“Non-academic skills” are those elusive personal capabilities and qualities which seem to determine success in adult life, despite academic success/prowess or lack thereof. It has been a hot topic for quite some time now in the education sector. Academics and non-academics alike, have produced a myriad of terms to pigeonhole the various skills or personal characteristics that fall into this special category, but it’s still all a bit up in the air.
I wouldn’t dream of entering into the debate… but I will happily go out on a limb and say that the school library, as an institution, plays an important role in supporting and revealing non-academic skills in individual students.
The role of the school library in the development of the student, in a non-academic sense, is sometimes overlooked. There are lots of reasons for this, but two are worth noting:
- Libraries are mistaken as educational institutions, in the traditional sense.
- We still do not have a unified definition of “Library” which properly emphasizes the psychosocial impact libraries have.
Don’t get me wrong, definitions are out there. They exist in the literature and in the white papers and charters and codes of professional associations (and this blog!), but they aren’t on the ground. It’s all elusive and lofty and mostly not yet packaged and delivered properly to the lay person. Patrons still see us as resources and services. That’s okay, but we need to be clear about the fact that sometimes people visit the library, and sometimes people are ‘touched by the library’.
School libraries can and do change people’s lives. Our resources and services might occasionally target particular student groups, but groups are made up of individuals. By informing, supporting, nurturing, expanding and enabling students, and helping them to explore who they are and what this world might be all about, we assist them to become stronger and more certain. Or sometimes we might provide the means by which naive convictions are broken down, and a more ‘adult’ or balanced view can emerge.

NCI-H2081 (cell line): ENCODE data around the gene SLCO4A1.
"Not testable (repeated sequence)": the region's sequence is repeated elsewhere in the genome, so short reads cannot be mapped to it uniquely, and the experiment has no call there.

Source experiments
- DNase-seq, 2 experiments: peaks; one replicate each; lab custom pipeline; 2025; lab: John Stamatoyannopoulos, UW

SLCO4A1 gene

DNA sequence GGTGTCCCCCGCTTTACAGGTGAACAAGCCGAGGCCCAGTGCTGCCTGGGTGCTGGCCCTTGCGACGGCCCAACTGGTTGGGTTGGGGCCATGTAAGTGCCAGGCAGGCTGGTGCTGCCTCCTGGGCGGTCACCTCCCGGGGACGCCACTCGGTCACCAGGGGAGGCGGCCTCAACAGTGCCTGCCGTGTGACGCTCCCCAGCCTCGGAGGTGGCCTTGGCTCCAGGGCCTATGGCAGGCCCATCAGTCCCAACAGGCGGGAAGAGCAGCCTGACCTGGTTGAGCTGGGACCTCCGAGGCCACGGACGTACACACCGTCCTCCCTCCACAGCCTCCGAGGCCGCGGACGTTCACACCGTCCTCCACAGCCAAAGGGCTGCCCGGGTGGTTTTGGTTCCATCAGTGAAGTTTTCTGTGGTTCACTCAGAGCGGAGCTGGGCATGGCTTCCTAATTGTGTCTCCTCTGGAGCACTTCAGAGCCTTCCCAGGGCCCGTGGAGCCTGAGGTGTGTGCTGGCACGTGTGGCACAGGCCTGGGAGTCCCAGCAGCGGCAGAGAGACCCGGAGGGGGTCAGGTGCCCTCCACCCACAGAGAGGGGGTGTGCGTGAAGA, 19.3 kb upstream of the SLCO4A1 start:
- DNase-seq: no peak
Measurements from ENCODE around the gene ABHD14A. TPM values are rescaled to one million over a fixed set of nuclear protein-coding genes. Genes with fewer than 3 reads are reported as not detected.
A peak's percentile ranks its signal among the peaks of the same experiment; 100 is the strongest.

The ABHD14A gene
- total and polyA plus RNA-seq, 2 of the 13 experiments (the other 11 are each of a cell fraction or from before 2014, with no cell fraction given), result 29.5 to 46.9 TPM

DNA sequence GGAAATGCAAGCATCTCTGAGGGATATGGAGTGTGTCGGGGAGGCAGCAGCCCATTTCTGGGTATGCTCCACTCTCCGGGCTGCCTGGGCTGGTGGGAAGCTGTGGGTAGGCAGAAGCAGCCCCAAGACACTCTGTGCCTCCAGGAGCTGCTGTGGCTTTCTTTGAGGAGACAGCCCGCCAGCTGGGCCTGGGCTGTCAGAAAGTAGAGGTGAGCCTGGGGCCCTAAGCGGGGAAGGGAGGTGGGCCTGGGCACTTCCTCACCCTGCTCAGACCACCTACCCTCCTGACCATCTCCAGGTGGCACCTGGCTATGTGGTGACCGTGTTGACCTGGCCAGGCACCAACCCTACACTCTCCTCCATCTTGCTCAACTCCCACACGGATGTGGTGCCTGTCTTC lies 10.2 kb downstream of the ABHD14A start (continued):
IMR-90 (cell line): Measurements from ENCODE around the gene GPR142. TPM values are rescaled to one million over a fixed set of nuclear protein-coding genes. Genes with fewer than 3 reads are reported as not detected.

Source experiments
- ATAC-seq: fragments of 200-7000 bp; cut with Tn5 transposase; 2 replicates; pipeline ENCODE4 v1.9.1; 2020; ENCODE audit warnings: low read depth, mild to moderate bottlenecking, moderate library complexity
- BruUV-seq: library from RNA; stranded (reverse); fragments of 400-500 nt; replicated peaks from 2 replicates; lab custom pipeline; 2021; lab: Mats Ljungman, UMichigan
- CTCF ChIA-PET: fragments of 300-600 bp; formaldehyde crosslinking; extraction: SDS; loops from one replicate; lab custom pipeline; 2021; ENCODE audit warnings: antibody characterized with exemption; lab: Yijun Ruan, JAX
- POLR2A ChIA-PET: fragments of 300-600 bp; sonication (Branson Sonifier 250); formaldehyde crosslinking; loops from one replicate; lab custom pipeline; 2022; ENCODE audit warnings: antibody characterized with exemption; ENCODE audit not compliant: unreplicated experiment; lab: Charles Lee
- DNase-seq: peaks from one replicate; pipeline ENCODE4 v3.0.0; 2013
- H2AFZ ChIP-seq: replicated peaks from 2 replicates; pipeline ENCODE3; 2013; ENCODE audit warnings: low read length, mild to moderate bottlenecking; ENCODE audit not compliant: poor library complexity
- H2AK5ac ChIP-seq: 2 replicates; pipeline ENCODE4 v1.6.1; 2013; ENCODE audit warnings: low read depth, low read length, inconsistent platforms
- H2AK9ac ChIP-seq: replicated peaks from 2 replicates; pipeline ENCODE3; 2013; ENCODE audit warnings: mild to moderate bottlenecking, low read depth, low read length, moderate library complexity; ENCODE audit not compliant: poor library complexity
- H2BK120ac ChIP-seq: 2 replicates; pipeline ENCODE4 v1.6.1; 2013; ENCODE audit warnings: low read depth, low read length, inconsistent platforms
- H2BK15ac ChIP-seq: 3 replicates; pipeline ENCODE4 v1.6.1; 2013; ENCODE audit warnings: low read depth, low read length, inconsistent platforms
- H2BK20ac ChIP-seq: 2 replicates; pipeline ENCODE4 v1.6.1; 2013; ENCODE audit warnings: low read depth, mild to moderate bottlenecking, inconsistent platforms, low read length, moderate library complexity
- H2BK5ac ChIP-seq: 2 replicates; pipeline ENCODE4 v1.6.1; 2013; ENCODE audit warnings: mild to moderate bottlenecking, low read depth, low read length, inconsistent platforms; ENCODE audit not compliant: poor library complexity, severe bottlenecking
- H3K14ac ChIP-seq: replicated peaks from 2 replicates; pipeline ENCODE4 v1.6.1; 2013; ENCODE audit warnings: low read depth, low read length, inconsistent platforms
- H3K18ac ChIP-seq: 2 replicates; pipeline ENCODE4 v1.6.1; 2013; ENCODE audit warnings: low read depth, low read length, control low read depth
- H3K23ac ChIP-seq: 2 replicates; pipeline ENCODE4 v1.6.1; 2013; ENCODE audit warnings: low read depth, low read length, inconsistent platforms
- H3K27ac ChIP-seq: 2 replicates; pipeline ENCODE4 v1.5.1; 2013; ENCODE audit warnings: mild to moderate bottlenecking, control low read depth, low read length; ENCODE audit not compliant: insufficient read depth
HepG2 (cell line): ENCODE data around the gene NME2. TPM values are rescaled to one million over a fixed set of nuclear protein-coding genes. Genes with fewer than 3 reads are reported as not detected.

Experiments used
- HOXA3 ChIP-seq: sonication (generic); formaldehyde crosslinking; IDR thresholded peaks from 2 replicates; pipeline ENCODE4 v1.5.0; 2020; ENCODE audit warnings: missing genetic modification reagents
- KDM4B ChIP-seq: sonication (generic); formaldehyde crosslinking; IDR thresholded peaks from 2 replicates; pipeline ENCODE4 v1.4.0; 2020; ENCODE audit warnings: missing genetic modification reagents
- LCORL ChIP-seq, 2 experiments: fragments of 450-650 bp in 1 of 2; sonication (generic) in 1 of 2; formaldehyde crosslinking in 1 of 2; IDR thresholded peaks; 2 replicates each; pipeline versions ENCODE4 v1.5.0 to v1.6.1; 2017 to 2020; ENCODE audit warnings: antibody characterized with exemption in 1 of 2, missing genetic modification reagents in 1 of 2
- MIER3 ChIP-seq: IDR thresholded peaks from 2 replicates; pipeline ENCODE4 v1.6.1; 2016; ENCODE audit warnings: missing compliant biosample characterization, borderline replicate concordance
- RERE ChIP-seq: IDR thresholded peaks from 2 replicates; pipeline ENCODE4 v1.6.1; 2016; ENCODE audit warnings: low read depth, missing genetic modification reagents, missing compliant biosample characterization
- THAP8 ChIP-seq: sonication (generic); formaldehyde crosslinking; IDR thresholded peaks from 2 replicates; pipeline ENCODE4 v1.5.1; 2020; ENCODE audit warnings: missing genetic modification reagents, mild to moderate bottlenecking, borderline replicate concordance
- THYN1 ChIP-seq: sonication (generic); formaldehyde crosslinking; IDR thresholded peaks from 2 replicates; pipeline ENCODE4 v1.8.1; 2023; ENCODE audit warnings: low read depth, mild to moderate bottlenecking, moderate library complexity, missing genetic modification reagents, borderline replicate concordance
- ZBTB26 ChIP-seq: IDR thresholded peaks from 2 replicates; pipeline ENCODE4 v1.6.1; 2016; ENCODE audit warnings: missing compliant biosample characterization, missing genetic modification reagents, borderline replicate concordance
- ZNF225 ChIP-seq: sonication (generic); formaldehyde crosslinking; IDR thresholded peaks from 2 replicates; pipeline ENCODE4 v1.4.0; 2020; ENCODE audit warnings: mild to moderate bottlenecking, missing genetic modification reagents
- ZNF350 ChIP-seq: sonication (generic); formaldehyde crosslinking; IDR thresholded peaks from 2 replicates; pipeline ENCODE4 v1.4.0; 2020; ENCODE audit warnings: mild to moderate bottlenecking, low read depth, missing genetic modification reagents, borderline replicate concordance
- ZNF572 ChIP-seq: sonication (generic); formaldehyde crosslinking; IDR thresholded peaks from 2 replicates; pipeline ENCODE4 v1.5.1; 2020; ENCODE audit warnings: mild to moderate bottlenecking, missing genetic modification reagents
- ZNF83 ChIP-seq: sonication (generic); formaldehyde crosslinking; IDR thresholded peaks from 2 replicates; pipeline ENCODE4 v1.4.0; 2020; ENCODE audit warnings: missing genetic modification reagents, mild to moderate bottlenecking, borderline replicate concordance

…book club students have heated debates about social issues,
…intense negotiations are had at the Magic the Gathering cards table,
…refuge is sought from the playground,
…story is required,
…laughter is needed,
…advice or facts are required,
…being alone for a while is a coping method,
…a club is a means of learning how to make friends,
…troubleshooting is necessary to get results from a resource,
…investigation provides a path to answers,
…when all these sorts of things occur, as they do each day in front of me, it seems obvious that a major part of the school library’s role is to support and develop non-academic skills. In other words, to nurture individual students directly and (mostly) indirectly, by providing a venue and service which assists them to develop into who they need to be.